"We're prepared for that," Jackson said in the interview. "The union comes and talks to us about the lockout possibly next year and I've been financially smart."
Jackson said he wants to return, but won't without what he thinks is the right compensation.
Jackson is seeking a five-year contract worth $50 million, with $30 million guaranteed, sources told ESPN.com senior writer John Clayton.
"I'm ready for the long haul, but again I miss football," Jackson said. "I'm passionate about the game. I wouldn't be out here training and working as hard as I am if I wasn't. I'm hoping everything works out, but I'm not holding my breath for anything."
Jackson, a Pro Bowler last season, was deemed a restricted free agent due to the lack of a collective bargaining agreement in 2011.
The Chargers tendered him for one year at $3.268 million, but Jackson, along with Pro Bowl left tackle Marcus McNeill, refused to sign and held out of all offseason activities.
On June 15, the Chargers cut Jackson's tender to $583,000. When Jackson did not report to training camp by Aug. 20, the Chargers placed him on the roster exempt list. If Jackson does sign, he is subject to an immediate three-game suspension when he reports.
Jackson also was suspended for the first three games of the season by the NFL after pleading guilty to his second DUI since 2006.
Jackson said he had not talked to anyone in the Chargers' front office, instead relying on his agents to represent him.
"I trust my agents," he said. "They're doing all they can to handle that situation and I'm doing everything I can control as far as being the best receiver I can be by staying physically ready to go."
If Jackson doesn't sign by Sept. 4, he will miss at least six games and if he doesn't play in the final six games of the year, Jackson will not accrue a year toward free agency. In that case, if there is no lockout in 2011, he'll still be a restricted free agent when the 2010 season ends.
Jackson's agent, Neil Schwartz, was given permission to talk to the Seattle Seahawks, but nothing came of the meeting.
Jackson said he had no idea what the Chargers planned to do.
"We've been trying to figure that out," Jackson said. "... We're not being granted permission to speak to other teams and we're not even sure if they want to trade me. I would love to stay in San Diego. That's where I've been and I have a good relationship with the guys that are there. I miss being around my teammates, but again I understand the beast of the business. We're just controlling everything we can right now."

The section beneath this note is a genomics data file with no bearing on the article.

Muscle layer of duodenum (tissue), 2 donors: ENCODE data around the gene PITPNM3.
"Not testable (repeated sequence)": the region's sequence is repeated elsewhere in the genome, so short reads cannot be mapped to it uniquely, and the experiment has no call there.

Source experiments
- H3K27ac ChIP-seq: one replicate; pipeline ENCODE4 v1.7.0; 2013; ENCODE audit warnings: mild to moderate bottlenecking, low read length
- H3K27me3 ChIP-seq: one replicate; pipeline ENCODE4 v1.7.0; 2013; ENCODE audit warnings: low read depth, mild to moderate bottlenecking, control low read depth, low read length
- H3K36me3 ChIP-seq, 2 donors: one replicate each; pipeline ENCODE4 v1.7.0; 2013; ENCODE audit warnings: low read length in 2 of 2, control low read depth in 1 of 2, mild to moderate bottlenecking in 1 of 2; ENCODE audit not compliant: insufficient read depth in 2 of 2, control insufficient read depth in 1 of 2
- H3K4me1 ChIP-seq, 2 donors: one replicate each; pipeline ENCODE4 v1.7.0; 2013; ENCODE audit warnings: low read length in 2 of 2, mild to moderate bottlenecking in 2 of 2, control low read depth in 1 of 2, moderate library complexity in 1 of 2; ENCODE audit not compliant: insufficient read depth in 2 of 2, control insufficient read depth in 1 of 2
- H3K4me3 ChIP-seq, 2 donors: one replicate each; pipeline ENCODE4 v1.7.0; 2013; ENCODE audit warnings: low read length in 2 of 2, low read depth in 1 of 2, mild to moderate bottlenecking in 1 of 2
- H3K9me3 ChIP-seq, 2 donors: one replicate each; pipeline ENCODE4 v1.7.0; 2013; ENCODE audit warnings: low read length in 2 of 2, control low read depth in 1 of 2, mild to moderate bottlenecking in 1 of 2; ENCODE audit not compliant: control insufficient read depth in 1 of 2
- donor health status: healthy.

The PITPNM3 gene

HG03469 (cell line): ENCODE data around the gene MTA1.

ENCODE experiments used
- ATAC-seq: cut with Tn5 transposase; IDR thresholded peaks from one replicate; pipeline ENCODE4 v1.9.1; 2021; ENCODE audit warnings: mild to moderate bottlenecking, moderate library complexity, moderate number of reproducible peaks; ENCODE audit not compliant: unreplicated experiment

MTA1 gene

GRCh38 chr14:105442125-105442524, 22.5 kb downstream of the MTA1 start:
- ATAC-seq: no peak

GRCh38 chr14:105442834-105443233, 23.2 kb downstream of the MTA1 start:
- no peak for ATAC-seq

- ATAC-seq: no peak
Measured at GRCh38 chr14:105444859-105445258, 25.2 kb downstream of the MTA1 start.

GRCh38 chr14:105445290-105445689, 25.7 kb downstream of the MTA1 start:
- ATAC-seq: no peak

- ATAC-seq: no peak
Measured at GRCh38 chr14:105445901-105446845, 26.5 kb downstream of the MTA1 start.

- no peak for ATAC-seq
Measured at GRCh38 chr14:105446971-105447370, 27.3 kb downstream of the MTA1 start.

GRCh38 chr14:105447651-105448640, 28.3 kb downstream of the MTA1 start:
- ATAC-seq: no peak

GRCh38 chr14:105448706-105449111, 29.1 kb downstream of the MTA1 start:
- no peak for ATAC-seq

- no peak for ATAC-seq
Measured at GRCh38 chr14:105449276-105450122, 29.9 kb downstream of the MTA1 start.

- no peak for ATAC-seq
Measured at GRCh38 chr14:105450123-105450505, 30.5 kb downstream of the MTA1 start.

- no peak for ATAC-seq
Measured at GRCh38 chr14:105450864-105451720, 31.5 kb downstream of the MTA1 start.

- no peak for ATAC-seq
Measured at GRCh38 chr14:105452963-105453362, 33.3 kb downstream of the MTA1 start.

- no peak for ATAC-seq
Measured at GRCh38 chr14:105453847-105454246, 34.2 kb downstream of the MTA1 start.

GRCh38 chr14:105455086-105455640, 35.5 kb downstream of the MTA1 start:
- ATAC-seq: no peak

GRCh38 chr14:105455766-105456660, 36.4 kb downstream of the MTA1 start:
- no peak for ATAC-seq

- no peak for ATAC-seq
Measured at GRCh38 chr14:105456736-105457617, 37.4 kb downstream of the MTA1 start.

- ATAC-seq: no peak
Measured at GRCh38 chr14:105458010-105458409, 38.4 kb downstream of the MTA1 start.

Schwartz told The Associated Press on Wednesday the Chargers have given the impression that they have no interest in trading Jackson.
Schwartz said news of his talks with the Seahawks prompted a half-dozen other teams to contact him. He said he told them he didn't have permission to talk to them and referred them to the Chargers.
Schwartz said he spoke with Chargers negotiator Ed McGuire on Tuesday, offering to help facilitate a trade. He said he was told there are teams to which the Chargers don't want Jackson traded.
Schwartz said he asked for the list of teams the Chargers would trade Jackson to, and what compensation they wanted in exchange for the receiver.
"They said 'no' to both," said Schwartz, who added that his discussion with McGuire was cordial.
"After my conversation with Ed McGuire, I got the impression it didn't seem like they had any inclination to trade V.J.," the agent said.
Schwartz said he and the Seahawks didn't discuss money, only philosophy. He said the discussion did include other wideouts comparable to Jackson.
Jackson caught 68 passes for 1,167 yards and nine touchdowns last season, his second straight 1,000-yard season. Jackson has 25 career TDs after being drafted in the second round by San Diego in 2005.
Information from The Associated Press contributed to this report.